Antonio Cittadini, Andrea M Isidori, Andrea Salzano

Jul 22, 2021
Cardiovascular research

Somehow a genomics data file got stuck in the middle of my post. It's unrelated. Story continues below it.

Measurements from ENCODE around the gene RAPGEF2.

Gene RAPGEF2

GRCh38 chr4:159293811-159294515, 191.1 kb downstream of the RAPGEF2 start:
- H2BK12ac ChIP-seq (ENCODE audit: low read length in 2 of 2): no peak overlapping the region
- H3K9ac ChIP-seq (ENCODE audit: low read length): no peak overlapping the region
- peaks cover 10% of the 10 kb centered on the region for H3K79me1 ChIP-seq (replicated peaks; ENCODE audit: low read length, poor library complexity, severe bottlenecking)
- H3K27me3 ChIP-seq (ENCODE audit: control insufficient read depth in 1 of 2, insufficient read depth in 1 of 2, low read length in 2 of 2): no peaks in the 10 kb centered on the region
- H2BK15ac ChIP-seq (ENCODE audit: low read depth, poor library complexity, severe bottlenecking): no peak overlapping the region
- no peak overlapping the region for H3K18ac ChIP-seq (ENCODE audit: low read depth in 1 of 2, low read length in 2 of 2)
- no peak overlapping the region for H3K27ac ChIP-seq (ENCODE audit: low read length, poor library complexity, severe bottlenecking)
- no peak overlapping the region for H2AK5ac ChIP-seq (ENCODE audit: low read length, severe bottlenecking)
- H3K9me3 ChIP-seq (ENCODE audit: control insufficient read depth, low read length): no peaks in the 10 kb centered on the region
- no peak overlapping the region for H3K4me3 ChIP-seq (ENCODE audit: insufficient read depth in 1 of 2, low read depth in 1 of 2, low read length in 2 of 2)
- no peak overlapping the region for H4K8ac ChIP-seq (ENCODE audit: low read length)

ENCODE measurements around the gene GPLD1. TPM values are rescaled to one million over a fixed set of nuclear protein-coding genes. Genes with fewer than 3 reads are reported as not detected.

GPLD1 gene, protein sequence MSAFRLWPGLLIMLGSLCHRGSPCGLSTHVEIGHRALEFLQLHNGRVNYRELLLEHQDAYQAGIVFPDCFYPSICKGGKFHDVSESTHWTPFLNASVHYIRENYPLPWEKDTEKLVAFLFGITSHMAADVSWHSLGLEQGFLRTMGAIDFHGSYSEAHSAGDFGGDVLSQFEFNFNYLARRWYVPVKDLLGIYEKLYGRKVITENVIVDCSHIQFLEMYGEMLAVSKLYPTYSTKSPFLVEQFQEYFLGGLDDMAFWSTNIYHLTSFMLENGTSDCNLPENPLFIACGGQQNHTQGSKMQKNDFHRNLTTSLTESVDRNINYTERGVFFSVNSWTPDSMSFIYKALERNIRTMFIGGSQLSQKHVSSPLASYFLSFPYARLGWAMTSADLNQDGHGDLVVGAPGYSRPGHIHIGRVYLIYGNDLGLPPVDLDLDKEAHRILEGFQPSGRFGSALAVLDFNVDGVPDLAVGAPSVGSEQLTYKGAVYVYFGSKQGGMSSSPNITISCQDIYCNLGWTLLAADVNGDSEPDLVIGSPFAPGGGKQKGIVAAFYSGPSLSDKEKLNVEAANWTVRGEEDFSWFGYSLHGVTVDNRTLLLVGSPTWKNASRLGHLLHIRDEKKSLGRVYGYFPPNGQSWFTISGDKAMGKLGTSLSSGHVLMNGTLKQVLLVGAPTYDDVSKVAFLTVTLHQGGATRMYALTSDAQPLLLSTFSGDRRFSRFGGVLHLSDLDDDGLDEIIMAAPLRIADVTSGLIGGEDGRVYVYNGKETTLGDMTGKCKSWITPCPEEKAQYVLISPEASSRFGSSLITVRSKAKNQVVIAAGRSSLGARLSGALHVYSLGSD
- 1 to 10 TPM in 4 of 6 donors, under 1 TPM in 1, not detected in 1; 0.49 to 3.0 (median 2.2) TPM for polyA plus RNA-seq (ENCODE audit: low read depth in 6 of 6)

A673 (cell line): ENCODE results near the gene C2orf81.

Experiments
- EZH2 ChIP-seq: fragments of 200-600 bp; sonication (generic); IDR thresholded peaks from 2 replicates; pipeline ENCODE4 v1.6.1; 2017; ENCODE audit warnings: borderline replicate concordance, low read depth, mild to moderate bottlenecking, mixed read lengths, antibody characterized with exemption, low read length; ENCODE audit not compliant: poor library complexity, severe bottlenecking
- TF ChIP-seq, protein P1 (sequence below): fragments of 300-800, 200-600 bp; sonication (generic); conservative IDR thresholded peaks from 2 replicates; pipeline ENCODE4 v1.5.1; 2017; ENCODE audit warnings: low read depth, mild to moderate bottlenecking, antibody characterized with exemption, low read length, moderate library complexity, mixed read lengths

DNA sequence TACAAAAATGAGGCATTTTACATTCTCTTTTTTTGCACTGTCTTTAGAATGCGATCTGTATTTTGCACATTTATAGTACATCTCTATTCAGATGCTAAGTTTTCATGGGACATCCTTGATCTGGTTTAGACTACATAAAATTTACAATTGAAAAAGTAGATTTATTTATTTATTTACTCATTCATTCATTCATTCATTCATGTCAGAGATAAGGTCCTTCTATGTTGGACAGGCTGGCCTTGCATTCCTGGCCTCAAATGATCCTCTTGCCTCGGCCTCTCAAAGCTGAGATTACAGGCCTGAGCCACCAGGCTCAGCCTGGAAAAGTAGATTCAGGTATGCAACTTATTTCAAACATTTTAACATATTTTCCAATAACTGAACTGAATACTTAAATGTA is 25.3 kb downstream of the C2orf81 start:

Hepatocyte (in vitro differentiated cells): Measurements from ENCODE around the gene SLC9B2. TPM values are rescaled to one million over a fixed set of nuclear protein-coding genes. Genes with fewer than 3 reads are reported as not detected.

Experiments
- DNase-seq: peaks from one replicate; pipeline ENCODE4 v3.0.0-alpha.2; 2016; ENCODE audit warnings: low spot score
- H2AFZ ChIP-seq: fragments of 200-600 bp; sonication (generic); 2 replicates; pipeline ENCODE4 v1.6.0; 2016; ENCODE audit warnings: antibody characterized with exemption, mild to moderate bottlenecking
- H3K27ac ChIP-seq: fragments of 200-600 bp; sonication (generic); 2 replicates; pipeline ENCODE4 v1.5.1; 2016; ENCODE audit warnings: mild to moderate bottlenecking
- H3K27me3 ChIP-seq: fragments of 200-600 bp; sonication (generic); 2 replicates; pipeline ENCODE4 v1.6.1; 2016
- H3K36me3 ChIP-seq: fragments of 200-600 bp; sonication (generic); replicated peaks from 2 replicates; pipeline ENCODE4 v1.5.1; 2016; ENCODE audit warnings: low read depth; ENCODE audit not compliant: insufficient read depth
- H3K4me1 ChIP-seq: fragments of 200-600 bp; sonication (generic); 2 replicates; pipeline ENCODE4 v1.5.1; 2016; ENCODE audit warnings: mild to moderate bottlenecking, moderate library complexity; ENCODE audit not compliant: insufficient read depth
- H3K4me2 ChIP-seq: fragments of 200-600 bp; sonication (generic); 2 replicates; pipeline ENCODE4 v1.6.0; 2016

Since it was first synthesised in 1935, testosterone (T) has been viewed as the mythical Fountain of Youth, promising rejuvenation, restoring sexual appetites, growing stronger muscles, and quicker thinking. T is endowed with direct effects on myocardial and vascular structure and function, as well as on risk factors for cardiovascular (CV) disease. Indeed, low serum T levels are a risk factor for diabetes, metabolic syndrome, inflammation, and dyslipidaemia. Moreover, many studies have shown that T deficiency per se is an independent risk factor of CV and all-cause mortality. On this background and due to direct-to-patient marketing by drug companies, we have witnessed to the widespread use of T replacement therapy (TT) without clear indications particularly in late-life onset hypogonadism. The current review will dwell upon current evidence and controversies surrounding the role of T in the pathophysiology of CV diseases, the link between circulating T levels and CV risk, and the use of replacing T as a possible adjuvant treatment in specific CV disorders. Specifically, recent findings suggest that heart failure and type 2 diabetes mellitus represent two potential targets of T therapy once that a state of hypogonadism is diagnosed. However, only if ongoing studies solve the CV safety issue the T orchid may eventually 'bloom'.
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